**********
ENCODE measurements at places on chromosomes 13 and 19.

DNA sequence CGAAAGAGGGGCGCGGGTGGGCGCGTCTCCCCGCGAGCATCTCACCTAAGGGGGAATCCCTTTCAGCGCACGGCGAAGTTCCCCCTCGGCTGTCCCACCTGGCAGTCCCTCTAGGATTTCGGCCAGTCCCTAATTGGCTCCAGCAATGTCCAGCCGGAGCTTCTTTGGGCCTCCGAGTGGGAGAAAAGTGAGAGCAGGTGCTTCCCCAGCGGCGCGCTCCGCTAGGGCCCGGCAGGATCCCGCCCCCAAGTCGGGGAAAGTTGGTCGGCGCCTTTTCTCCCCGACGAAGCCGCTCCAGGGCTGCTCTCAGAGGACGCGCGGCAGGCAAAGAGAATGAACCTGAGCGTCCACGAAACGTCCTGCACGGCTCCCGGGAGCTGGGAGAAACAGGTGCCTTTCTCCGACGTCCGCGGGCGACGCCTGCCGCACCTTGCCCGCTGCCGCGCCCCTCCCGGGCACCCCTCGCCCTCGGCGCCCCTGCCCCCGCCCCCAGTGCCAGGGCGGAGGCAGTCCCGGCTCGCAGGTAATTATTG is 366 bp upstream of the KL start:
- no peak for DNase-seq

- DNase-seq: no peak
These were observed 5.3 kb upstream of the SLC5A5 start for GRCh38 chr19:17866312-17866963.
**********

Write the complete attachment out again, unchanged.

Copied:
ENCODE measurements at places on chromosomes 13 and 19.

DNA sequence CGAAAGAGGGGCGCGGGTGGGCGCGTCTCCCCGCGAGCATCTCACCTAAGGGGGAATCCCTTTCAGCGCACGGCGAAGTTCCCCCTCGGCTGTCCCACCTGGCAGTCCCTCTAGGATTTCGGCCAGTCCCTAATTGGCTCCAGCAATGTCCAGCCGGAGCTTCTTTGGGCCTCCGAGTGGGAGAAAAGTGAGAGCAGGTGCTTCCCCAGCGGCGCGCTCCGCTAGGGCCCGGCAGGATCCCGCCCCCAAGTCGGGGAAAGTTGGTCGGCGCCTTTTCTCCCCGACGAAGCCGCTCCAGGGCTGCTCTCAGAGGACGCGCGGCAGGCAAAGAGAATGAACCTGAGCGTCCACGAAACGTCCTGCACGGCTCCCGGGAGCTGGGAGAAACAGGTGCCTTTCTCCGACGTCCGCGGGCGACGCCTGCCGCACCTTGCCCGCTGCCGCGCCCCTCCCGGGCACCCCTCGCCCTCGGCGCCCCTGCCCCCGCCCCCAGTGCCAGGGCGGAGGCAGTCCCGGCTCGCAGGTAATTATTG is 366 bp upstream of the KL start:
- no peak for DNase-seq

- DNase-seq: no peak
These were observed 5.3 kb upstream of the SLC5A5 start for GRCh38 chr19:17866312-17866963.